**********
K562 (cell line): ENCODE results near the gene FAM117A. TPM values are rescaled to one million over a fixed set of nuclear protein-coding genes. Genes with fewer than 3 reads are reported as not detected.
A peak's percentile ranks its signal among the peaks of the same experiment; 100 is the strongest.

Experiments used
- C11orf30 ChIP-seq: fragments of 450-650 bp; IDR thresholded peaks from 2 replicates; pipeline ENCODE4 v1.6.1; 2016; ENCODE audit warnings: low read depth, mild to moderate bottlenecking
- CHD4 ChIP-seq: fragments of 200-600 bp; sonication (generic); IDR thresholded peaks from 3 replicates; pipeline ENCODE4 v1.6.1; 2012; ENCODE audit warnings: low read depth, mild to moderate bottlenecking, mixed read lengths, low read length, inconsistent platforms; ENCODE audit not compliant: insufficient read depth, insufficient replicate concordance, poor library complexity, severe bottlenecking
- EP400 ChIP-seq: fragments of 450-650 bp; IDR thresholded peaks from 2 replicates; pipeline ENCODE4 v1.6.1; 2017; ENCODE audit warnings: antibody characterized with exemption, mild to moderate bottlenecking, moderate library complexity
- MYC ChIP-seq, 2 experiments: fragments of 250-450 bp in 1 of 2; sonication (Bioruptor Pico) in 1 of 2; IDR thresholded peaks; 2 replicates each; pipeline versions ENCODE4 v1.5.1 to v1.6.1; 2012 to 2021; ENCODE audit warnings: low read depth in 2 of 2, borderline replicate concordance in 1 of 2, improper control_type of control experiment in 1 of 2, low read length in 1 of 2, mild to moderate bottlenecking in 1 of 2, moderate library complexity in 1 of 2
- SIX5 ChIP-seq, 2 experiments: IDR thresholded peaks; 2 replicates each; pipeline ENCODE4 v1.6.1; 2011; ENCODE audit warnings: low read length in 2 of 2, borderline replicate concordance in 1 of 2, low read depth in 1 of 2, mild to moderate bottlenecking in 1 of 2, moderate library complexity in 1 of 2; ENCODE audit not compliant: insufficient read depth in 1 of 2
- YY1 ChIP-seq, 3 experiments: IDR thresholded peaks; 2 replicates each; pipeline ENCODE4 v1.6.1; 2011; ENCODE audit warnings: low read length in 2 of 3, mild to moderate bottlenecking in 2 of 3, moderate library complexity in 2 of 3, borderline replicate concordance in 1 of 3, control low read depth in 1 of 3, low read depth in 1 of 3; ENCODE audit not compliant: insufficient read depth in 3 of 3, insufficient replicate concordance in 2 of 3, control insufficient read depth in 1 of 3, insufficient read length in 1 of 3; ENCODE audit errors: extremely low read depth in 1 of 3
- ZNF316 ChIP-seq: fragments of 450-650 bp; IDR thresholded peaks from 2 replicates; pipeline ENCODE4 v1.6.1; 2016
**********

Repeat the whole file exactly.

K562 (cell line): ENCODE results near the gene FAM117A. TPM values are rescaled to one million over a fixed set of nuclear protein-coding genes. Genes with fewer than 3 reads are reported as not detected.
A peak's percentile ranks its signal among the peaks of the same experiment; 100 is the strongest.

Experiments used
- C11orf30 ChIP-seq: fragments of 450-650 bp; IDR thresholded peaks from 2 replicates; pipeline ENCODE4 v1.6.1; 2016; ENCODE audit warnings: low read depth, mild to moderate bottlenecking
- CHD4 ChIP-seq: fragments of 200-600 bp; sonication (generic); IDR thresholded peaks from 3 replicates; pipeline ENCODE4 v1.6.1; 2012; ENCODE audit warnings: low read depth, mild to moderate bottlenecking, mixed read lengths, low read length, inconsistent platforms; ENCODE audit not compliant: insufficient read depth, insufficient replicate concordance, poor library complexity, severe bottlenecking
- EP400 ChIP-seq: fragments of 450-650 bp; IDR thresholded peaks from 2 replicates; pipeline ENCODE4 v1.6.1; 2017; ENCODE audit warnings: antibody characterized with exemption, mild to moderate bottlenecking, moderate library complexity
- MYC ChIP-seq, 2 experiments: fragments of 250-450 bp in 1 of 2; sonication (Bioruptor Pico) in 1 of 2; IDR thresholded peaks; 2 replicates each; pipeline versions ENCODE4 v1.5.1 to v1.6.1; 2012 to 2021; ENCODE audit warnings: low read depth in 2 of 2, borderline replicate concordance in 1 of 2, improper control_type of control experiment in 1 of 2, low read length in 1 of 2, mild to moderate bottlenecking in 1 of 2, moderate library complexity in 1 of 2
- SIX5 ChIP-seq, 2 experiments: IDR thresholded peaks; 2 replicates each; pipeline ENCODE4 v1.6.1; 2011; ENCODE audit warnings: low read length in 2 of 2, borderline replicate concordance in 1 of 2, low read depth in 1 of 2, mild to moderate bottlenecking in 1 of 2, moderate library complexity in 1 of 2; ENCODE audit not compliant: insufficient read depth in 1 of 2
- YY1 ChIP-seq, 3 experiments: IDR thresholded peaks; 2 replicates each; pipeline ENCODE4 v1.6.1; 2011; ENCODE audit warnings: low read length in 2 of 3, mild to moderate bottlenecking in 2 of 3, moderate library complexity in 2 of 3, borderline replicate concordance in 1 of 3, control low read depth in 1 of 3, low read depth in 1 of 3; ENCODE audit not compliant: insufficient read depth in 3 of 3, insufficient replicate concordance in 2 of 3, control insufficient read depth in 1 of 3, insufficient read length in 1 of 3; ENCODE audit errors: extremely low read depth in 1 of 3
- ZNF316 ChIP-seq: fragments of 450-650 bp; IDR thresholded peaks from 2 replicates; pipeline ENCODE4 v1.6.1; 2016